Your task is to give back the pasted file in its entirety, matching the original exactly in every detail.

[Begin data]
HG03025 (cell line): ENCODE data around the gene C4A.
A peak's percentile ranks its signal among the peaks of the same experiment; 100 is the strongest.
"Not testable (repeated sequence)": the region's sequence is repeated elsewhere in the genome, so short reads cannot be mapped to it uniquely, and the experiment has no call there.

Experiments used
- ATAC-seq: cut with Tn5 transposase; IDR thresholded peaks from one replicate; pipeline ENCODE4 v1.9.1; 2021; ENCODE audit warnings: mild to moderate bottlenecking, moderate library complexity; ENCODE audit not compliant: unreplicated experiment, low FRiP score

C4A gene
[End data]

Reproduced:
HG03025 (cell line): ENCODE data around the gene C4A.
A peak's percentile ranks its signal among the peaks of the same experiment; 100 is the strongest.
"Not testable (repeated sequence)": the region's sequence is repeated elsewhere in the genome, so short reads cannot be mapped to it uniquely, and the experiment has no call there.

Experiments used
- ATAC-seq: cut with Tn5 transposase; IDR thresholded peaks from one replicate; pipeline ENCODE4 v1.9.1; 2021; ENCODE audit warnings: mild to moderate bottlenecking, moderate library complexity; ENCODE audit not compliant: unreplicated experiment, low FRiP score

C4A gene